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Why People Would Always Check Their Phones

Because of social media trends today,people mostly tend to check on their smartphones more often / Photo by: chainarong06 via Shutterstock

 

In today's tech-driven world, most people won't be able to get through an hour without pulling their phones out of their pockets or picking it up from their desks to check if someone sent a message to them. These devices need to be within their reach just in case something comes up. Mobile phones provide many benefits such as sending and receiving instant messages as well as making or receiving calls, which could explain why people keep checking them.

However, this behavior seems to be done in a compulsively and reflexive way. According to Psychology Today, classical conditioning is one of the mechanisms that explain why people get a hold of their phones and disconnect from reality. Those compact, black-mirrored devices have become irresistible for its ability to access attention-grabbing content notifications in the form of news, entertainment, and social connections that compels people to look at when they hear their phones ring.

 


Classical conditioning, daily life, and smartphones

Russian physiologist Ivan Pavlov was the first to describe classical conditioning as a type of associative learning. In his landmark research, he managed to train dogs to attribute the sound of a metronome, which many often mistake for a bell, with providing them of food. As Pavlov repeated the process of associating the trigger (the sound) with the presentation of food, the dogs were eventually observed to salivate at the sound of the metronome. Even just the sight of metronome would cause the animals' mouths to drool.

This process can also influence human behavior. Psychology Today wrote that once certain associations are established, people would respond reflexively to it. Although their behavior is influenced, humans would likely be unaware of it. An example of this is when people see the logo of a famous fast-food chain, may it be in a commercial, a poster, or a billboard, they are bound to feel the urge to buy something to it since that logo has become tightly associated with food.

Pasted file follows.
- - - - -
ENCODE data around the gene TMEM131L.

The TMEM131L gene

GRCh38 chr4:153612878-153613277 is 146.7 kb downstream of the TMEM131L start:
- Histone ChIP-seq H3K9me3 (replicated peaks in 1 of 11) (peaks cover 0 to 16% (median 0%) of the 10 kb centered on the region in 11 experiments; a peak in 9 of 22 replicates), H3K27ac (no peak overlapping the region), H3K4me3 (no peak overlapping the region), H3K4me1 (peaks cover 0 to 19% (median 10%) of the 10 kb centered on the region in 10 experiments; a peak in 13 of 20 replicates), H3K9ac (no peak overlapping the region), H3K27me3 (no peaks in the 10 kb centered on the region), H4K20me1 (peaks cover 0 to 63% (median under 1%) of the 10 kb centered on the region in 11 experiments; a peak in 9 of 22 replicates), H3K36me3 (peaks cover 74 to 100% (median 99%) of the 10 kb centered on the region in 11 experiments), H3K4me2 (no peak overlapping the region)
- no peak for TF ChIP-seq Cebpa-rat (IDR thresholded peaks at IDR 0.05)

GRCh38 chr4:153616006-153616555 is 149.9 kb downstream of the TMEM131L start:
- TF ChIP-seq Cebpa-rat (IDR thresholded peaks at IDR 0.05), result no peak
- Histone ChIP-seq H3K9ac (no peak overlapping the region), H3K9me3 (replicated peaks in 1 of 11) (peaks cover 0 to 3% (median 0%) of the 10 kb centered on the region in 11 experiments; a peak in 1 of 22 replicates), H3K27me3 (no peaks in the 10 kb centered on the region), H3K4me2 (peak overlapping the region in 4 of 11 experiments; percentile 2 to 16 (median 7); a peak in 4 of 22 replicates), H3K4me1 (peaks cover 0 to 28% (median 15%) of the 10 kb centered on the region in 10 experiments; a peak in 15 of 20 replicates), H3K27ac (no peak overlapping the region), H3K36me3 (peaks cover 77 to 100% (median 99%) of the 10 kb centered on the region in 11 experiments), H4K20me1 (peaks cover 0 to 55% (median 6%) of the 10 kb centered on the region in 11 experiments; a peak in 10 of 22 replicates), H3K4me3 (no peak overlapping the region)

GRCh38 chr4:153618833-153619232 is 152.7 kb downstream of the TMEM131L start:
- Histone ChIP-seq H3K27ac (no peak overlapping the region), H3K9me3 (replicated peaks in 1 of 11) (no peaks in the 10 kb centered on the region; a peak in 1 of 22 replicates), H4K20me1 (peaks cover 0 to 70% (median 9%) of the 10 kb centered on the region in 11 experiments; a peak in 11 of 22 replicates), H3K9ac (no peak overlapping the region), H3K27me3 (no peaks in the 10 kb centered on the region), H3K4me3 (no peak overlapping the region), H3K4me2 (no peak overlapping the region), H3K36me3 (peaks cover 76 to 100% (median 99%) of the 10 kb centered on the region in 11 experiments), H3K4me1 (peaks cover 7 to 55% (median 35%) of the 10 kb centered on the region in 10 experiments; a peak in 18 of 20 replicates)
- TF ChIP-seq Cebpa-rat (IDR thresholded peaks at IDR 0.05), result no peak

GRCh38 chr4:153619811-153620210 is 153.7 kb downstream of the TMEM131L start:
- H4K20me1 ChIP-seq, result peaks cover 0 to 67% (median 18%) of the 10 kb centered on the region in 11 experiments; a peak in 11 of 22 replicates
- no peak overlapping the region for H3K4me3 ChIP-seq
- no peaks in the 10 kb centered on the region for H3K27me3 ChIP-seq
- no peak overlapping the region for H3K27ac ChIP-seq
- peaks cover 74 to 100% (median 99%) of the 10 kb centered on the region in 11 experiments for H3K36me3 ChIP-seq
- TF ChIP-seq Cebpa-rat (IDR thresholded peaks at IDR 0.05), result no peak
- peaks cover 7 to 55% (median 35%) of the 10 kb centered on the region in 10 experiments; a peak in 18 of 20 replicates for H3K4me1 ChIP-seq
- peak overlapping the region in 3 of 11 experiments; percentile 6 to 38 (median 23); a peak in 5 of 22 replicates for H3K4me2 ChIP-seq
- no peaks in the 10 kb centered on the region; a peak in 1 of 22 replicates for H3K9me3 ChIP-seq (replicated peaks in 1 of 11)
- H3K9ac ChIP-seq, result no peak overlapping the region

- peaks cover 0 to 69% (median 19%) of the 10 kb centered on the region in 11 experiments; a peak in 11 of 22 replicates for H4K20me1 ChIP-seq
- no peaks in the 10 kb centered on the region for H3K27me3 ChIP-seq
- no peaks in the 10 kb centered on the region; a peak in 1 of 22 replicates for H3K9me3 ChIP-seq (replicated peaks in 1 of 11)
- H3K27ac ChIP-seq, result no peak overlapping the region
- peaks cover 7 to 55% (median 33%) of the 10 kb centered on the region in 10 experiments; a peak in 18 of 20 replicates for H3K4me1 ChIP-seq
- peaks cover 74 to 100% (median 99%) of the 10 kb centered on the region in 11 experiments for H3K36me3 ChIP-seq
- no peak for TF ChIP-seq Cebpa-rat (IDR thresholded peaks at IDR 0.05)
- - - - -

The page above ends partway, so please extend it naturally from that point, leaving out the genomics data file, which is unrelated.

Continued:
In the case of smartphones, these handheld devices are attributed to the ways that people's psychological needs for competence, autonomy, and relatedness, making their connection with classical conditioning a powerful one. People connect with others and gain access to unlimited forms of information and entertainment. It is because of this repeated pairing that the ring or chime of a notification emitted by the device causes a reflexive response.

When people's smartphones have the same ringtone or notification sound with another person, and they hear that sound, they are likely to reach for their own phones. This illustrates classical conditioning in action. Just like the dogs in Pavlov's experiment, the sight of a smartphone can also cause a person to feel the urge to check theirs.

 


The uncalled problem

Because people have become conditioned to check their phones, this alertness takes away the attention from those that are in their presence and the things that they have to do. This could be partly explained by the classical conditioning processes.

Attention is a limited resource and part of that has been allocated to smartphones whenever they are in sight. Moreover, people are also unaware that allocate their attention to these devices. This leads to having less attention towards those in their presence or the task at hand. If this behavior is left unchecked, it may lead to phone addiction which, according to the Independent, could cause an imbalance in the brain.

In a study of people who were diagnosed with phone or internet addiction, findings showed that this addiction damages the brain function and causes a chemical imbalance that could lead to severe anxiety and tiredness. The researchers looked into the chemical makeup of the subjects' brains and measured the levels of gamma-aminobutyric acid (GABA), a chemical that reduces signal speed in the brain.

Results showed that the ratio of GABA to another vital neurotransmitter was not at level point for those who have been diagnosed with a phone or internet addiction. The researchers said this imbalance could have deep effects on the subjects' brain functions.

 

A group of teenagers using their respective smartphones / Photo by: GaudiLab via Shutetrstock


Breaking the cycle

The classical conditioning that leads people to be glued to their smartphones is the root cause of obsession with technology. According to PsychCentral, this explains why people would end up wasting precious hours scrolling through their phone. The notifications they receive is a reward for the unwavering attention that they to their devices and boost the pleasure centers of the brain that tells them to reinforce this behavior. It is hard to withdraw from this behavior, however, there are ways that could help a person spend less of their time on their phones and more time to live their life.

one of these tips is to spot the triggers or take notice of mental and emotional states that causes one to compulsively reach for their phones. Being bored, procrastinating, or feeling uncomfortable are some of the high-intensity emotions that leads a person to be distracted. Being self-aware can help a person consider other ways on how to deal with situations that cause these emotions.

Another is defining the boundaries around technology. Creating proactive guidelines that tells one on when and why they have to use their device can help people free themselves from being a slave of a small, handheld device.

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